By the 1954 Olympic Games apparatus and events for both men and women had been standardized in modern format, and scoring standards, including a point system from 1 to 10, were implemented.
Modern Men's gymnastics events are scored on an individual and team basis, and presently include the floor exercise, horizontal bar, parallel bars, rings, pommel horse, vaulting, and the all-around, which combines the scores of the other six events.

Women's gymnastic events include balance beam, uneven parallel bars, combined exercises, floor exercises, vaulting, and rhythmic sportive gymnastics.

Until 1972, gymnastics for men emphasized power and strength, while women performed routines focused on grace of movement. That year, however, a 17-year-old Soviet gymnast named Olga Korbut captivated a television audience with her innovative and explosive routines.

Nadia Comaneci received the first perfect score, at the 1976 Olympic Games held in Montreal, Canada. She was coached by the famous Romanian, Bela Karolyi. Comaneci scored four of her perfect tens on the uneven bars, two on the balance beam and one in the floor exercise. Nadia will always be remembered as "a fourteen year old, ponytailed little girl" who showed the world that perfection could be achieved.

Mary Lou Retton became America's sweethart with her two perfect scores and her gold medal in the All-Around competition in front of the home crowd in the 1984 Olympic Games in Los Angeles.

These days gymnastics is a household name and many children participate in gymnastics at one time or another as they grow up. Olga Korbut, Nadia Comaneci, and Mary Lou Retton, along with all those gymnasts since, have helped popularize women's competitive gymnastics, making it one of the most watched Olympic events. Both men's and women's gymnastics now attract considerable international interest, and excellent gymnasts can be found on every continent.


World Cup

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World Cup, formally FIFA World Cup, in football (soccer), quadrennial tournament that determines the sport’s world champion. It is likely the most popular sporting event in the world, drawing billions of television viewers every tournament.

What is the World Cup?

The World Cup in football (soccer) is a quadrennial tournament of 32 national teams that is organized by the Fédération Internationale de Football Association (FIFA). It determines the sport’s men’s world champion. It is likely the most popular sporting event in the world, drawing billions of television viewers every tournament.

Why is the World Cup every four years?

The World Cup happens every four years in order to have enough time for the qualification tournaments and playoffs among national teams to take place. Additionally, four years provides the host country adequate time to plan the logistics of the tournament and how to best accommodate an influx of millions of fans.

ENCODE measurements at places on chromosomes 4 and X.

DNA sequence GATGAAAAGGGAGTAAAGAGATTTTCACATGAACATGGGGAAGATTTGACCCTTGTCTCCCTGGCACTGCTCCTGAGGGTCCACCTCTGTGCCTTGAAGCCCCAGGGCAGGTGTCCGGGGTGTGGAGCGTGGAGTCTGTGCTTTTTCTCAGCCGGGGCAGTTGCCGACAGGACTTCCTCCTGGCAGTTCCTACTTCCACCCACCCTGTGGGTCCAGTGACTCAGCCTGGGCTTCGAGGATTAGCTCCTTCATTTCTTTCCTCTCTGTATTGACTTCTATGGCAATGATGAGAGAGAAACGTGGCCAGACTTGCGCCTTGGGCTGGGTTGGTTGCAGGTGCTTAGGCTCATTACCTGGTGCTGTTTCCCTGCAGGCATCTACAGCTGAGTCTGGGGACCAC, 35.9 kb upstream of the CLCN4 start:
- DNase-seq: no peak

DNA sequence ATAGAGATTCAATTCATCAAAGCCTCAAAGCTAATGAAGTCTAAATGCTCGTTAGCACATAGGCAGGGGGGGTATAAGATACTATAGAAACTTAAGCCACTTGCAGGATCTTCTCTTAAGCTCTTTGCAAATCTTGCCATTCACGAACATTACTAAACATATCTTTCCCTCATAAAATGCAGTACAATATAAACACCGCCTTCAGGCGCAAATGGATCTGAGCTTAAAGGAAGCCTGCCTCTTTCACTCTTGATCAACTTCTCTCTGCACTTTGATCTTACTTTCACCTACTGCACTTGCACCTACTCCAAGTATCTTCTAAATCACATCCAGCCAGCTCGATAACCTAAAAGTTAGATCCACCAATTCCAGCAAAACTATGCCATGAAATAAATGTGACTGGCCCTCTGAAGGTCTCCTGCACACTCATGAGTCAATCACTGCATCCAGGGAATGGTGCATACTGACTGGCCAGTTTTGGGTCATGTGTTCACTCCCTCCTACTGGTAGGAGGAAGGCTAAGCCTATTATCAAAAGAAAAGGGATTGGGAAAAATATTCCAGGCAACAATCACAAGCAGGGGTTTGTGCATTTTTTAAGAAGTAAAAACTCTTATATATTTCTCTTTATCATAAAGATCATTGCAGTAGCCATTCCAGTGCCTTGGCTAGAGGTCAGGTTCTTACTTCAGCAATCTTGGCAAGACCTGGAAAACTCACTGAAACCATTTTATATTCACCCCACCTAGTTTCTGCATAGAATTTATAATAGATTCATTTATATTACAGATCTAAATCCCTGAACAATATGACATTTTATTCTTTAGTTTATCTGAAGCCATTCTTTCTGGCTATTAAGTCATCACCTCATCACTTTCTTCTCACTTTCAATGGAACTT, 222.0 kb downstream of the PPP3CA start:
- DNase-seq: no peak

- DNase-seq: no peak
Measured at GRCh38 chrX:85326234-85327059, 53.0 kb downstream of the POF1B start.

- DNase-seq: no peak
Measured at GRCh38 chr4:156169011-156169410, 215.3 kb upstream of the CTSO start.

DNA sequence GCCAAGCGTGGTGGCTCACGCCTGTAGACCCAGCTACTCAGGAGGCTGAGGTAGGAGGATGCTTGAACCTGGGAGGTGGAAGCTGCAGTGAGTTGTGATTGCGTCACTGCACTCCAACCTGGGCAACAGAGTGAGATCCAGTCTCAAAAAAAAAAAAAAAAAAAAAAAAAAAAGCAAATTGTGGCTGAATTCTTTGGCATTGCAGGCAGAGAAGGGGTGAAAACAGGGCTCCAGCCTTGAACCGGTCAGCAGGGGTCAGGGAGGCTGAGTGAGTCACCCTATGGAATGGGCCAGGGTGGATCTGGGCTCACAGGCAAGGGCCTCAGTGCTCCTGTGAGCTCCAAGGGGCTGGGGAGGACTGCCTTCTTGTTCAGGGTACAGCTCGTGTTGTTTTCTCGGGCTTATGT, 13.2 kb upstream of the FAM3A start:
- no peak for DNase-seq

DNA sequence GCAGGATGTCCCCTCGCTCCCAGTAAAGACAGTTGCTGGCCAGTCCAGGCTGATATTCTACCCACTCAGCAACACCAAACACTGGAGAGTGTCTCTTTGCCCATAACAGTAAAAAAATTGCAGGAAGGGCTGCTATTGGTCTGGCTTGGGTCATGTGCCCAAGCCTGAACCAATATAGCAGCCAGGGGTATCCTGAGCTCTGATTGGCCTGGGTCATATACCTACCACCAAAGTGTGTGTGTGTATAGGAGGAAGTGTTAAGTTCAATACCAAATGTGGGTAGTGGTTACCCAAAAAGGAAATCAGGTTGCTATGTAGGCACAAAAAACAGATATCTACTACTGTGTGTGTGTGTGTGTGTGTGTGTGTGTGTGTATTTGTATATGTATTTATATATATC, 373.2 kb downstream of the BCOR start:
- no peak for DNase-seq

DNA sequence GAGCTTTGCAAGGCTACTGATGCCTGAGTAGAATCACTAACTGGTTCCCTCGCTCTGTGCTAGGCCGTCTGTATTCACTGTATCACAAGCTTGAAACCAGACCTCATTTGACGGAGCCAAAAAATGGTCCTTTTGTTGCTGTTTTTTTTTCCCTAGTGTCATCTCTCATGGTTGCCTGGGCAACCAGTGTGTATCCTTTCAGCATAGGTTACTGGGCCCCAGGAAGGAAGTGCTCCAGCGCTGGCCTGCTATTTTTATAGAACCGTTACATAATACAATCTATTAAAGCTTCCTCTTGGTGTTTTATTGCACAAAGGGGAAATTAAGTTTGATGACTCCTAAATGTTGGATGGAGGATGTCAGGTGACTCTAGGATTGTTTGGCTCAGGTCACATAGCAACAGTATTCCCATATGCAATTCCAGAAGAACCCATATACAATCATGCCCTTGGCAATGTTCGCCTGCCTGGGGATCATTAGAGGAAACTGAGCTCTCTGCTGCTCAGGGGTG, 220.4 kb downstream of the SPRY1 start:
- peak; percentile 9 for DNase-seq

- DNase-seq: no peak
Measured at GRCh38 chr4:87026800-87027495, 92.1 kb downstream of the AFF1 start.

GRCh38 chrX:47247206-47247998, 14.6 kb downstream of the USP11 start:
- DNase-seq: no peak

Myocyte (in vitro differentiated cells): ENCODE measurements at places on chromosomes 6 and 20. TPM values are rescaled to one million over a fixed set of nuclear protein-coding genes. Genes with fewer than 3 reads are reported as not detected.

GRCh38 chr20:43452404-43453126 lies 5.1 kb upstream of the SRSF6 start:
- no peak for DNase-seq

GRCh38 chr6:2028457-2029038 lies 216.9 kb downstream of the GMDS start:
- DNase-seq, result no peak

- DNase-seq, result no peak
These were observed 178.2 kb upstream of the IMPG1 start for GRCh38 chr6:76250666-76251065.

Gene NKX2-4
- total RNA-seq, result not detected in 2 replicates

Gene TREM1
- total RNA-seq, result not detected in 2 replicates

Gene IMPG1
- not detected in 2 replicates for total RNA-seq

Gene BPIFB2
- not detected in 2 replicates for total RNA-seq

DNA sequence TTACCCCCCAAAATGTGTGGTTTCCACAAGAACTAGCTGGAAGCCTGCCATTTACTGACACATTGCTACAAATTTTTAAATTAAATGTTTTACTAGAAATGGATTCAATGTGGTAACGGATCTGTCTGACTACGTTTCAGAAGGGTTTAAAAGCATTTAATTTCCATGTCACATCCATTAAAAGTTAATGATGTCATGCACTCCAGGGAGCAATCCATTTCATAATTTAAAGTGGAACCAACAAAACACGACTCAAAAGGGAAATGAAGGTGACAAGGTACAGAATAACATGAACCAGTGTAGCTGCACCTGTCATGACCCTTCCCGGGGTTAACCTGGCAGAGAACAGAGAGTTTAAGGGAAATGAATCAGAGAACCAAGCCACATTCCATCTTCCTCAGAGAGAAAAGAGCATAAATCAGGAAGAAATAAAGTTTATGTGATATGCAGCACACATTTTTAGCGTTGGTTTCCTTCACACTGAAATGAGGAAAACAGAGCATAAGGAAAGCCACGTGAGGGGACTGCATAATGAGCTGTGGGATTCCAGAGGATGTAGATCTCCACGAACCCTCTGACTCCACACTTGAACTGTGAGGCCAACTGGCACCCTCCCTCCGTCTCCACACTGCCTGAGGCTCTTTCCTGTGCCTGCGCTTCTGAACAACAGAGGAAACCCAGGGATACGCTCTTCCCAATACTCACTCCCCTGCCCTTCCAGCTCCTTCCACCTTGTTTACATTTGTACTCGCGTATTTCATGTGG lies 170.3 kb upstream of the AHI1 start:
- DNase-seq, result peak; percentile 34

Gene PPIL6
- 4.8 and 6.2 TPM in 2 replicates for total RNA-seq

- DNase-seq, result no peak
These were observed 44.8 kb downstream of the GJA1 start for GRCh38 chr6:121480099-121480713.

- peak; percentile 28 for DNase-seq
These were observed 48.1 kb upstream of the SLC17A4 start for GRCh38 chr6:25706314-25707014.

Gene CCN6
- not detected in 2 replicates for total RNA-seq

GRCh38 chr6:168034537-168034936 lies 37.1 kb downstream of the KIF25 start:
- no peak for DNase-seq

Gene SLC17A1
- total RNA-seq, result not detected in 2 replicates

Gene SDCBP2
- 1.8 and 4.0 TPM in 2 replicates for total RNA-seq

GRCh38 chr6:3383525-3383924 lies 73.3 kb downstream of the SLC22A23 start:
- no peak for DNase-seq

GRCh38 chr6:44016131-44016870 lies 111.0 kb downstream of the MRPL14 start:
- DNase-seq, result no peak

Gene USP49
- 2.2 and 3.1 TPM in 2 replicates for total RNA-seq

How does qualifying for the World Cup work?

Qualifying for the World Cup is a long process during the years between each quadrennial tournament each of the Fédération Internationale de Football Association’s six confederations determines its own qualification system, which produces the teams that represent each confederation’s region. The six confederations are Africa Asia Europe North America, Central America, and the Caribbean Oceania and South America.

Where does World Cup prize money come from?

World Cup prize money comes from the earnings of the nonprofit Fédération Internationale de Football Association (FIFA). FIFA’s revenue is generated by high bids for television, marketing, and licensing rights for major football events that FIFA organizes. FIFA does not incur expenses for the construction of World Cup infrastructure, as those fall on the host country.

Who is the World Cup’s top scorer?

The World Cup all-time top scorer as of 2018 is Miroslav Klose of the German national football (soccer) team. He scored a total of 16 goals across four World Cup tournaments.

The first competition for the cup was organized in 1930 by the Fédération Internationale de Football Association (FIFA) and was won by Uruguay. Held every four years since that time, except during World War II, the competition consists of international sectional tournaments leading to a final elimination event made up of 32 national teams. Unlike Olympic football, World Cup teams are not limited to players of a certain age or amateur status, so the competition serves more nearly as a contest between the world’s best players. Referees are selected from lists that are submitted by all the national associations.

The trophy cup awarded from 1930 to 1970 was the Jules Rimet Trophy, named for the Frenchman who proposed the tournament. This cup was permanently awarded in 1970 to then three-time winner Brazil (1958, 1962, and 1970), and a new trophy called the FIFA World Cup was put up for competition. Many other sports have organized “World Cup” competitions.